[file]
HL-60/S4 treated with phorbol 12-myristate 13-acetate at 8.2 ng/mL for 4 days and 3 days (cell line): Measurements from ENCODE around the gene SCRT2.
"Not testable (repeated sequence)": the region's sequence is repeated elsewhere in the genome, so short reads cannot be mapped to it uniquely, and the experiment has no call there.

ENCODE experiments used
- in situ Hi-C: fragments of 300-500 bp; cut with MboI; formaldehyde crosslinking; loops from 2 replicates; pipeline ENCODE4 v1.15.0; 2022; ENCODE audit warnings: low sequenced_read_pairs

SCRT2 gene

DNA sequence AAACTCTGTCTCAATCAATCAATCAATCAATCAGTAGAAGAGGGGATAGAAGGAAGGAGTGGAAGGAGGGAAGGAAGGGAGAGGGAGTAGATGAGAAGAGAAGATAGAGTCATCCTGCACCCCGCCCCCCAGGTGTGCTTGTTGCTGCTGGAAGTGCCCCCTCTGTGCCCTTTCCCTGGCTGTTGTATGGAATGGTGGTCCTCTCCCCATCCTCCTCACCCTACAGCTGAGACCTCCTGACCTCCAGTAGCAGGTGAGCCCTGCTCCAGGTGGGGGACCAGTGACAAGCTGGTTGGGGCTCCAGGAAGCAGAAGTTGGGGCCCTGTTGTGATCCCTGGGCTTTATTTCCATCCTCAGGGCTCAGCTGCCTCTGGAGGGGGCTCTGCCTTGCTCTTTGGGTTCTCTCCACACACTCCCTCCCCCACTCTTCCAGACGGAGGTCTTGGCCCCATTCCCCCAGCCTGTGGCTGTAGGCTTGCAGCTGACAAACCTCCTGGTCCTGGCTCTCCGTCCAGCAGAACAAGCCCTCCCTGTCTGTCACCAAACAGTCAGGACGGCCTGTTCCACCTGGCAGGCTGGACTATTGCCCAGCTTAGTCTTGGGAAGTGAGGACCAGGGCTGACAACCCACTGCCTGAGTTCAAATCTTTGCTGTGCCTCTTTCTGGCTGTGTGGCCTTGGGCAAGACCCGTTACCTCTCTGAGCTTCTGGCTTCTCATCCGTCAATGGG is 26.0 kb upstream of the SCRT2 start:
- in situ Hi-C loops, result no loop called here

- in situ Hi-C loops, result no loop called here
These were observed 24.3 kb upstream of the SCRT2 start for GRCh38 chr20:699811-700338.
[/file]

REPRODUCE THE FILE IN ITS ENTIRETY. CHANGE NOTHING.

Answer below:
HL-60/S4 treated with phorbol 12-myristate 13-acetate at 8.2 ng/mL for 4 days and 3 days (cell line): Measurements from ENCODE around the gene SCRT2.
"Not testable (repeated sequence)": the region's sequence is repeated elsewhere in the genome, so short reads cannot be mapped to it uniquely, and the experiment has no call there.

ENCODE experiments used
- in situ Hi-C: fragments of 300-500 bp; cut with MboI; formaldehyde crosslinking; loops from 2 replicates; pipeline ENCODE4 v1.15.0; 2022; ENCODE audit warnings: low sequenced_read_pairs

SCRT2 gene

DNA sequence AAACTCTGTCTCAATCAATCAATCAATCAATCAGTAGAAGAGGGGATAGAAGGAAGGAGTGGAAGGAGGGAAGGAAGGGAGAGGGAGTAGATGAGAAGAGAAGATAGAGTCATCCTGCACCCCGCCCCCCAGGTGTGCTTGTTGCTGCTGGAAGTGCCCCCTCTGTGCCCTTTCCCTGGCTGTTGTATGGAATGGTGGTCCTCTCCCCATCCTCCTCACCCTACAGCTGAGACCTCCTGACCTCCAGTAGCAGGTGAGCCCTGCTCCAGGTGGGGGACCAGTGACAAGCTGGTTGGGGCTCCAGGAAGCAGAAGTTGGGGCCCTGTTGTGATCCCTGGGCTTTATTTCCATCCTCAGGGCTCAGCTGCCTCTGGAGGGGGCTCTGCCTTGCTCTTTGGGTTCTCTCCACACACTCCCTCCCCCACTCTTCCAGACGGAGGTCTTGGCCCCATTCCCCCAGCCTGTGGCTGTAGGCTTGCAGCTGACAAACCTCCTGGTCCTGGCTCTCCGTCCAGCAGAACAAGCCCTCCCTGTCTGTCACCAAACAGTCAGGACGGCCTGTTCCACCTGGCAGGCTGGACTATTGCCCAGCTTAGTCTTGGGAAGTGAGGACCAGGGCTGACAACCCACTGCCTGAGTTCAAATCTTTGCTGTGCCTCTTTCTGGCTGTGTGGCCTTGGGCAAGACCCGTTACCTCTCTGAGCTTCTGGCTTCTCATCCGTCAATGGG is 26.0 kb upstream of the SCRT2 start:
- in situ Hi-C loops, result no loop called here

- in situ Hi-C loops, result no loop called here
These were observed 24.3 kb upstream of the SCRT2 start for GRCh38 chr20:699811-700338.